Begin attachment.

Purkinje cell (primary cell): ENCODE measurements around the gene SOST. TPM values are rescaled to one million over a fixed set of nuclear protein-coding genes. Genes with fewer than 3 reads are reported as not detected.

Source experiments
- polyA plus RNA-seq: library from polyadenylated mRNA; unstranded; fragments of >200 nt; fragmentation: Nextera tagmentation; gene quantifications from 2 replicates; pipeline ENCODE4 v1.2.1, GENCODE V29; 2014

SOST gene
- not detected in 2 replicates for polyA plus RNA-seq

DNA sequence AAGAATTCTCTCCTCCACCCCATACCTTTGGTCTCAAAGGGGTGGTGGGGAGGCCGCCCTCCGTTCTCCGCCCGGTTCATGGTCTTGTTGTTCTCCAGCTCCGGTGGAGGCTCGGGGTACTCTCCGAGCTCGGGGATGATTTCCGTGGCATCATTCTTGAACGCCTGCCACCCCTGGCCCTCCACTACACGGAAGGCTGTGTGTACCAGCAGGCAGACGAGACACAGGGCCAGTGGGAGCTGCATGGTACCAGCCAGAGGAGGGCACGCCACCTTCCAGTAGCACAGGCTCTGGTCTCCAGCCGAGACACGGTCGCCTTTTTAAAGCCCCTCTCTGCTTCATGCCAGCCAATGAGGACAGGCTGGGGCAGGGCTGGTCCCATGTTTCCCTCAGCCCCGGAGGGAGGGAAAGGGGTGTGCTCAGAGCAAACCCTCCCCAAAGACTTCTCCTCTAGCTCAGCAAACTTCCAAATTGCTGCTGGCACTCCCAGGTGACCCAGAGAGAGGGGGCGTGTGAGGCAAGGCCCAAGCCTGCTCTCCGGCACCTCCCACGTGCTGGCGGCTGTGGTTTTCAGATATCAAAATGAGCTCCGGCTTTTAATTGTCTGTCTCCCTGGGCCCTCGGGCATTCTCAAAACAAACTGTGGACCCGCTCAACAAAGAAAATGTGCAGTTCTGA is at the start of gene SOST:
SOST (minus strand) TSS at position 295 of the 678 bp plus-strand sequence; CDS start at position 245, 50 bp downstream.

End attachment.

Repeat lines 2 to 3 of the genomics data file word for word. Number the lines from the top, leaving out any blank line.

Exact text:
Source experiments
- polyA plus RNA-seq: library from polyadenylated mRNA; unstranded; fragments of >200 nt; fragmentation: Nextera tagmentation; gene quantifications from 2 replicates; pipeline ENCODE4 v1.2.1, GENCODE V29; 2014